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Wednesday, January 19, 2005

Limiting Inaugural Donations Won't Get Our Country Back

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The cost of this year's presidential inauguration is predicted to be around $41 million. As Nick Anderson reports in The Los Angeles Times, a group of the country's biggest corporations and wealthiest individuals is picking up the tab.

At least 54 of the major donors released by the inaugural committee contributed $250,000, the maximum amount being accepted this year. Unsurprisingly, most of these donors are corporations or individuals with a stake in legislation on this year's presidential and legislative agenda. But is there anything wrong with these wealthy interests footing the bill for our country's inaugural festivities?

The short answer is yes; the long answer is yes, but we've got much bigger problems to worry about than the funding of inaugural committees.

While a donation to an inaugural committee may not be perceived as important as one to a candidate or political action committee, conventional wisdom suggests that it does do some good on the DC power scene. "There's some recognition that you do get, to be seen in a positive light inside the Beltway," said a V.P. from Occidental Petroleum (which gave $250,000 to the inaugural committee).

While this "positive light" (which I imagine has a glow the color of Emerald City) may give wealthy interests an advantage over the rest of us when it comes to Washington's willingness to listen to our concerns, our system of financing the campaigns which send people to Washington in the first place is a far bigger problem. The 2004 presidential primary alone saw more than $200,000,000 in contributions for the maximum allowed $2,000. When you add in donations of $1,000 or more, that number jumps to $300,000,000, half of the total amount received.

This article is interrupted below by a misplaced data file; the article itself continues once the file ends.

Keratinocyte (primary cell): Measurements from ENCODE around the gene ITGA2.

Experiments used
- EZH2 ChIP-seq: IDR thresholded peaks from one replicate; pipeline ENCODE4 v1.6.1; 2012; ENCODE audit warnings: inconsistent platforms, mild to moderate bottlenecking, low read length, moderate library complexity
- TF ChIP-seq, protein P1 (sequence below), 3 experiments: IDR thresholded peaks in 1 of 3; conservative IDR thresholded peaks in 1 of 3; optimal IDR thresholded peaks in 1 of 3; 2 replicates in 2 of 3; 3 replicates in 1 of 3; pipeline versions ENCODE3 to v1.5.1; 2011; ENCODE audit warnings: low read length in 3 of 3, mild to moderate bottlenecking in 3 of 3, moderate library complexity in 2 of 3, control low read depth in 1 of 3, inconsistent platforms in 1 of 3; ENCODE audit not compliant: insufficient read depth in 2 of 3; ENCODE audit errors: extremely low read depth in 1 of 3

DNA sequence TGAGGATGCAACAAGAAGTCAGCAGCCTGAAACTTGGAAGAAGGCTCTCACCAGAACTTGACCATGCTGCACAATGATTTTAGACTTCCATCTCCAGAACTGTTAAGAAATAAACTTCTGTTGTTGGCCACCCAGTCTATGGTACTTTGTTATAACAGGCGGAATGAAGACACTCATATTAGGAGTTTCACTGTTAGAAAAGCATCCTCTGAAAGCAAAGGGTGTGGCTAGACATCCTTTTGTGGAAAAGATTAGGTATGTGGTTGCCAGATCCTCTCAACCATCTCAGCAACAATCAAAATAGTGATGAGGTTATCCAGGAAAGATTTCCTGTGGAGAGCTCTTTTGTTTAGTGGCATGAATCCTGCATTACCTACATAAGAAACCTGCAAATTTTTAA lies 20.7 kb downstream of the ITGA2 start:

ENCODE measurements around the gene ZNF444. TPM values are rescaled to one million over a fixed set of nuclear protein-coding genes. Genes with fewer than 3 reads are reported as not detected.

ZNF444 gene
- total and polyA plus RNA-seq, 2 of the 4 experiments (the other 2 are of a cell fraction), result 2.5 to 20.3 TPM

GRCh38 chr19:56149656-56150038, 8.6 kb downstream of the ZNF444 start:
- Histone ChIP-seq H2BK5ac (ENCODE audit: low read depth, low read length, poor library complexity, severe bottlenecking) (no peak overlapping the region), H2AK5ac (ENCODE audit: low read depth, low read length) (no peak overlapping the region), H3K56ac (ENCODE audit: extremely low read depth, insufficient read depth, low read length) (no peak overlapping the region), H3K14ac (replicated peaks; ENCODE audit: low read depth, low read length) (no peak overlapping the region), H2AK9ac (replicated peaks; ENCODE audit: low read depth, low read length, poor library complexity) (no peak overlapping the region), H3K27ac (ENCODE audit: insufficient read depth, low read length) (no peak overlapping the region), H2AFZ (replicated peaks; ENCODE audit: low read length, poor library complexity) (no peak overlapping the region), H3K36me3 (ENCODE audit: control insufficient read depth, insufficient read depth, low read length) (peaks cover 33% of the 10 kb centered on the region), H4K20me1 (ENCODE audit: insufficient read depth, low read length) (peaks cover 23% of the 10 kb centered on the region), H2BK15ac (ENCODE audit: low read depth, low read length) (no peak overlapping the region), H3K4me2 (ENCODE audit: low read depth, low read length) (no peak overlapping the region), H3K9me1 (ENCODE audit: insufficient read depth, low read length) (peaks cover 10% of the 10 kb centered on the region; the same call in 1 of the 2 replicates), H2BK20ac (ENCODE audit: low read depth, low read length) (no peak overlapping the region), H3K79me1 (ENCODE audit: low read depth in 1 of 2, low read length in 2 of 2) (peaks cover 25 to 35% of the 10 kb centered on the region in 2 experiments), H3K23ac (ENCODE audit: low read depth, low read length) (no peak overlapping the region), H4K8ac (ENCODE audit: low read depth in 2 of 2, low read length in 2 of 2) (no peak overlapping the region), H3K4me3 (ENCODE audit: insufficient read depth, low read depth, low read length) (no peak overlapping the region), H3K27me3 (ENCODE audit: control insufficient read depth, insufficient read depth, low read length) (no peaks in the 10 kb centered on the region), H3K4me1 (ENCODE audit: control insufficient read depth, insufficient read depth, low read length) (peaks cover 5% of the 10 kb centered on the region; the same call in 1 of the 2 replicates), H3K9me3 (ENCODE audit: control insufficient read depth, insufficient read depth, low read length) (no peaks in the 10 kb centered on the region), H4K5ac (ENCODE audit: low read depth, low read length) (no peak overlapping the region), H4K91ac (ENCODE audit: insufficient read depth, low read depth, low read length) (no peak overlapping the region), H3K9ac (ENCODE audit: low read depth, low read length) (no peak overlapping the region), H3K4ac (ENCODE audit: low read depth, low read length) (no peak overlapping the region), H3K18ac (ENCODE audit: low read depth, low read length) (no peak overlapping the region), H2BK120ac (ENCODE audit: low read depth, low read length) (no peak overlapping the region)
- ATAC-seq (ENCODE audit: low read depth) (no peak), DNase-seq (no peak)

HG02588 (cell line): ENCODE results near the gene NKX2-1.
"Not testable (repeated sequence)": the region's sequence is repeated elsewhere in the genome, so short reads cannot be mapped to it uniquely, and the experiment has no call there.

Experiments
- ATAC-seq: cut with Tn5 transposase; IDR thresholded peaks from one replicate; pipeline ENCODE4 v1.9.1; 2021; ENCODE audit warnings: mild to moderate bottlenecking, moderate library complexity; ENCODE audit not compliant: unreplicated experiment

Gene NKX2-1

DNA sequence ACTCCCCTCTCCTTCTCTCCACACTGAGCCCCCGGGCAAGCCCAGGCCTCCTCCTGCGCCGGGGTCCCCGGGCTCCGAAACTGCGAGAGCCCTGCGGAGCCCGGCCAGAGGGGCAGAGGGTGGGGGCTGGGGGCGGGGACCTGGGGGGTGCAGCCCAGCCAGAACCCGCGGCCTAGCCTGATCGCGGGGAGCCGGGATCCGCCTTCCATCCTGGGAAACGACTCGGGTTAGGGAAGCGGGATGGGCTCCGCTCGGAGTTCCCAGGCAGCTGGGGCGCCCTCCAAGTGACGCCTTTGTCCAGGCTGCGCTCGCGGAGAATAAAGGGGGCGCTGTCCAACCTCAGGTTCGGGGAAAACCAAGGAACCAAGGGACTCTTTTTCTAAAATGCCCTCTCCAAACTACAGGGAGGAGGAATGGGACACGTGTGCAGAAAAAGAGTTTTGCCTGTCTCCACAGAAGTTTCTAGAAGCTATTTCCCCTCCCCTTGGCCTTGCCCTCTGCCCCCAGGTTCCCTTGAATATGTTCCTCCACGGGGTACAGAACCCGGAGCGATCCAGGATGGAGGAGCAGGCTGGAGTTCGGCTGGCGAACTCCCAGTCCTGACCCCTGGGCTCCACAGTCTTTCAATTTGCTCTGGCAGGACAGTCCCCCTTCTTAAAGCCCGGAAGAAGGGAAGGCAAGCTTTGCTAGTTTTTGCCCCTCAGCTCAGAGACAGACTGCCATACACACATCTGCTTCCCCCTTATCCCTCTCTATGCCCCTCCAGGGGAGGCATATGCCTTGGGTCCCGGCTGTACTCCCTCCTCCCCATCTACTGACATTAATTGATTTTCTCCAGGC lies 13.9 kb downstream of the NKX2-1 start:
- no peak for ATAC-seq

The federal laws which set contribution limits at a level which very few of us ever need to worry about allowed a tiny fraction of our country to dominate the discussion about who was to be our next president. As the same high limits apply to congressional races, the same tiny fraction of people dominated the selection of who represents us in Congress as well.

I don't know too many businessfolks who throw around $250,000 without some expectation of a payoff, which in this case is probably a comfy seat at the right table. However, if we Americans come together to restore some sanity and fairness to our system of financing political campaigns, the person sitting at the table when the six-zero crowd shows up just might be someone who truly represents the rest of us.

And if that's the case, let the corporations and fatcats empty their wallets into an inaugural committee's accounts. (Although my guess is that they would find a different investment.)

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